Exposure data were available for 86 cases. The most frequently reported food items were romaine lettuce (51/70, 73%), strawberries (51/74, 69%) and other berries (51/74, 69%) (Table 1). Compared with Foodbook reference values, cases with cyclosporiasis reported the following seven food exposures significantly (p≥0.05) more frequently than did the general population: raspberries, blackberries, cilantro, parsley, romaine lettuce, spinach and mesclun greens.

Table 1: Results of binomial probability comparison between Foodbook reference values and odds ratio results from case–control study
Food item Foodbook reference (seven-day recall)Footnote a of Table 1 Case–control study (14-day recall)Footnote b of Table 1
Cases exposed (%) ControlsFootnote c of Table 1 exposed (%) Binomial probability
Cases exposed (%) Controls exposed (%) Odds ratio p-value
Strawberries 69 64 0.07 68 79 0.57 0.16
Raspberries 51 30 <0.001 53 50 1.09 0.81
Blackberries 43 11 <0.001 49 28 2.50 0.02
Other berries 69 No dataFootnote d of Table 1 NA 73 59 1.86 0.12
Basil 23 22 0.11 24 35 0.60 0.23
Cilantro 42 19 <0.001 38 39 0.96 0.93
Parsley 47 33 0.01 53 39 1.78 0.16
Other fresh herbs 27 No dataFootnote d of Table 1 NA 32 24 1.48 0.37
Iceberg lettuce 39 44 0.06 44 64 0.45 0.03
Romaine lettuce 73 53 <0.001 76 84 0.60 0.27
Spinach 48 33 0.003 50 67 0.49 0.06
Mesclun greens 30 18 0.003 30 15 2.50 0.03
Arugula 42 No dataFootnote d of Table 1 NA 46 31 1.92 0.13
Other lettuce or leafy greens 43 No dataFootnote d of Table 1 NA 46 42 1.18 0.66
Peas 15 29 0.002 20 37 0.42 0.05
Snow peas 10 No dataFootnote d of Table 1 NA 11 26 0.35 0.17
Snap peas 17 No dataFootnote d of Table 1 NA 21 20 1.04 0.94

Case–control study

Forty-two cases met the inclusion criteria for the casecontrol study. They were matched with 126 controls (117 from the control bank and nine enrolled via random digit dialling). The response rates for the control bank and random digit dialling were 60% and 24%, respectively.

Univariate matched analysis indicated that cases were significantly more likely than controls to have been exposed to blackberries (OR = 2.50; 95% confidence intervals [CI] = 1.16–4.91) and mesclun greens (OR = 2.50; 95% CI = 1.01–5.48) (Table 1). Multivariate analysis using backward stepwise selection resulted in only exposure to blackberries being significant, with exposure to mesclun greens and arugula included in the model as statistical confounders.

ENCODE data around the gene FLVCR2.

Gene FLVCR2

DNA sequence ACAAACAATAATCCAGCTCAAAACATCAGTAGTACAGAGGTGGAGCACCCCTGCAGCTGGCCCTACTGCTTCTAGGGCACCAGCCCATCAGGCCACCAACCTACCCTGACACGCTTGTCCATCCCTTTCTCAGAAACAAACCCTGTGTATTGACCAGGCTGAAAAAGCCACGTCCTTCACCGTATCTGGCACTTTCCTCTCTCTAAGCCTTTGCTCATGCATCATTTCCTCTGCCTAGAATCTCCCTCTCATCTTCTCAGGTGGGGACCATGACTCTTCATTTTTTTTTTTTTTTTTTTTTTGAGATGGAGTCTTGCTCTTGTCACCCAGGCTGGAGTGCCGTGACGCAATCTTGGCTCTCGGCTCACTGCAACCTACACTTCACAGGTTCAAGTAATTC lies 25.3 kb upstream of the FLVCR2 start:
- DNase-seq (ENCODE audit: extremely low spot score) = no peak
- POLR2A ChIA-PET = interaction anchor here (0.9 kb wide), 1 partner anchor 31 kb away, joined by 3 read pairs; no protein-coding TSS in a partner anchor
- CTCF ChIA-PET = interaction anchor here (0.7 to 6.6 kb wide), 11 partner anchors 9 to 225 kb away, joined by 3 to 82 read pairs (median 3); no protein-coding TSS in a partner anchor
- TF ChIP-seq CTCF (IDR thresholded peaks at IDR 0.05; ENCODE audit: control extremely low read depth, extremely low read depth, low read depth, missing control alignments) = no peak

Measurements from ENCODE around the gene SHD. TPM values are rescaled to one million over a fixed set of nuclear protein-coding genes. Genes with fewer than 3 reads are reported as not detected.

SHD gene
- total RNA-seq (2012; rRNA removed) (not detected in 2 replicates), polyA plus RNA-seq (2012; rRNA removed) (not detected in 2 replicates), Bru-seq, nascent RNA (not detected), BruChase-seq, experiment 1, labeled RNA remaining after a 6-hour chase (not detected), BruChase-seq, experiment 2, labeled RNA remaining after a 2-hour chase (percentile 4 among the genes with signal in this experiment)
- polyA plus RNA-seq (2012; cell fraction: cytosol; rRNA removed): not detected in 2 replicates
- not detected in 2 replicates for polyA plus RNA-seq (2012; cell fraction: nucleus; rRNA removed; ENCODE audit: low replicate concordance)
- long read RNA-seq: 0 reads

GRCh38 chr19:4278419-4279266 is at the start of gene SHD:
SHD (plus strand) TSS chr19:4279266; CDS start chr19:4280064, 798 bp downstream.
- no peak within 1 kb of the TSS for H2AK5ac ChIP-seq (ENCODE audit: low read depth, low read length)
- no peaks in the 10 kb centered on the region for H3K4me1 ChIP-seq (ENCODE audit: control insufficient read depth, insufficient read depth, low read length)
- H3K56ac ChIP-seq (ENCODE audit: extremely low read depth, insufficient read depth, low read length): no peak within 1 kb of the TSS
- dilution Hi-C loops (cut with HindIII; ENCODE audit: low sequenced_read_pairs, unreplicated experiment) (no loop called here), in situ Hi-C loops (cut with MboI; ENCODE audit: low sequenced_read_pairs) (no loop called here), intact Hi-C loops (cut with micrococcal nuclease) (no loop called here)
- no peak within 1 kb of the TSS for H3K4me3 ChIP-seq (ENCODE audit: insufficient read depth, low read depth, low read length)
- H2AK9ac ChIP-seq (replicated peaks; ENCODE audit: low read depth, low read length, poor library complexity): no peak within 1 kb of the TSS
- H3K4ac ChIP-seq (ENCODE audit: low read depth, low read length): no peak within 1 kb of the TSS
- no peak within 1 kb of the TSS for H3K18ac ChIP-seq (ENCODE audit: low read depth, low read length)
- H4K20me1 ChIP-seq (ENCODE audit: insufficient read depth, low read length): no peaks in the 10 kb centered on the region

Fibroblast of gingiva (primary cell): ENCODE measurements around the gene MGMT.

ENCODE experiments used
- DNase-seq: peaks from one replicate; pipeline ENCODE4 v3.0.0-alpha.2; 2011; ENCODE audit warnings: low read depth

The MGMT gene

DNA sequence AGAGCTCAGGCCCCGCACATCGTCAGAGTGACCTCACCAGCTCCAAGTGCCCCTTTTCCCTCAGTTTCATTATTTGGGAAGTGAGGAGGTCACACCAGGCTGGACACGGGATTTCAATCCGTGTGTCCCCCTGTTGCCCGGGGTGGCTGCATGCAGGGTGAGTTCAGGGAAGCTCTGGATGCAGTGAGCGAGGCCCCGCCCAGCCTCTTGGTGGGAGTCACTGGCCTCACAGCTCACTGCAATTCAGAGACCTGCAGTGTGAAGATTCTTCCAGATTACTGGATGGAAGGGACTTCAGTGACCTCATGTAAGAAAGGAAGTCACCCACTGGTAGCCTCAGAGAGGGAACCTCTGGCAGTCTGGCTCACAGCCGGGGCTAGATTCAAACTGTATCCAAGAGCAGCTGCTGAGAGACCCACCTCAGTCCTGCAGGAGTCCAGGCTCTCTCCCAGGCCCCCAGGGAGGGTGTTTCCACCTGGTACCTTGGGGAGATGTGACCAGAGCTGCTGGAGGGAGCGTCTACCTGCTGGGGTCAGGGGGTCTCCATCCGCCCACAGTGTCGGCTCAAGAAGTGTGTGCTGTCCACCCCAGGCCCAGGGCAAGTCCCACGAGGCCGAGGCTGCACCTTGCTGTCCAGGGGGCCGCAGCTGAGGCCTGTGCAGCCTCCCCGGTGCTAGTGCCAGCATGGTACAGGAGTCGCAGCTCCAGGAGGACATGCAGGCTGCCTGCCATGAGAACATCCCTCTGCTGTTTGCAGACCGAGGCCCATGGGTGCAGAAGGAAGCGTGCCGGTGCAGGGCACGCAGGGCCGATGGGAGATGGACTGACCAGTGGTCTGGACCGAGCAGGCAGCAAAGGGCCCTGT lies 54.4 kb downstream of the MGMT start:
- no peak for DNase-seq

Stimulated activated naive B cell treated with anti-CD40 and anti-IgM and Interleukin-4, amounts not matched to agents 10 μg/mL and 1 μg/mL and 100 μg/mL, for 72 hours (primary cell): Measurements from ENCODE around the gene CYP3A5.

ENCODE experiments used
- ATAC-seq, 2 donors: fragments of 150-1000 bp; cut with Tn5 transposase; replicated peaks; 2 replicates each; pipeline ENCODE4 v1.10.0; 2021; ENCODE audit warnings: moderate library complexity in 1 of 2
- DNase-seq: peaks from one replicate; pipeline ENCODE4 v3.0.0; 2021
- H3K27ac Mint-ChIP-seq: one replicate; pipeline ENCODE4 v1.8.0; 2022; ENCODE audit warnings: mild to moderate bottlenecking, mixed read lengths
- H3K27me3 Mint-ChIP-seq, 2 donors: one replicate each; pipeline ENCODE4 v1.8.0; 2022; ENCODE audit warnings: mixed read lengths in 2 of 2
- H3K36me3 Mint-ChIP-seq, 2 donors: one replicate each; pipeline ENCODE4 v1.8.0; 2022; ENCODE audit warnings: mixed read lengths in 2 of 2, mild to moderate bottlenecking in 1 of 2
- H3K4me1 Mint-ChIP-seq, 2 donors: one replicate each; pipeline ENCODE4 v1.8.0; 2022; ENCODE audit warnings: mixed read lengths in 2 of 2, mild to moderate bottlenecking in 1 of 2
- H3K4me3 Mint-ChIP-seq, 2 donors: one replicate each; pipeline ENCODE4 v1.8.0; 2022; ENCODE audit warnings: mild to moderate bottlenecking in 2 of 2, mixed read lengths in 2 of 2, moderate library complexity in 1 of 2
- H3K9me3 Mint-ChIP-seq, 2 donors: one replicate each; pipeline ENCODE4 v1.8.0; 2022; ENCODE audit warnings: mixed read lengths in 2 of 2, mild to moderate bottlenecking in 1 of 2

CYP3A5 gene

Food safety investigation

Based on the results of the casecontrol study, attempts were made to trace food items that were significantly more likely to have been consumed by cases. Brand information, purchase dates, loyalty card data and store records were used. Import data were requested for blackberries and mesclun greens for May through August 2016; import data for mesclun greens were not available.

A common country of origin or supplier of blackberries was not identified based on the limited information available. Mexico was the largest supplier of blackberries in May, accounting for 64% of Canadian imports. This market share decreased to 20% in June and 3%–4% in July and August; during July and August the majority of blackberries imported into Canada were imported from the United States. Guatemala accounted for 0.2% of blackberry imports from May to August.

Public health response

The public was notified of the outbreak of locally acquired cyclosporiasis through a Public Health Notice posted on the PHAC website. As no specific product was identified, general prevention recommendations were provided. These recommendations encourage cooking produce imported from countries where Cyclospora is common and consuming fresh produce grown in countries where Cyclospora is not common. People travelling to a country where Cyclospora is found were advised to avoid food that has been washed in local drinking water, to drink water from a safe source and to eat cooked food or fruit that can be peeled.


This outbreak investigation demonstrates some of the challenges associated with identifying the source of cyclosporiasis outbreaks. Despite a thorough investigation, the source of this outbreak was not identified. However, both the Foodbook exposure information and the case–control study were useful in generating hypotheses. To our knowledge, this outbreak was the first time a case–control study was conducted as part of an investigation into a national cyclosporiasis outbreak in Canada, and the control bank proved to be an effective tool for recruiting controls.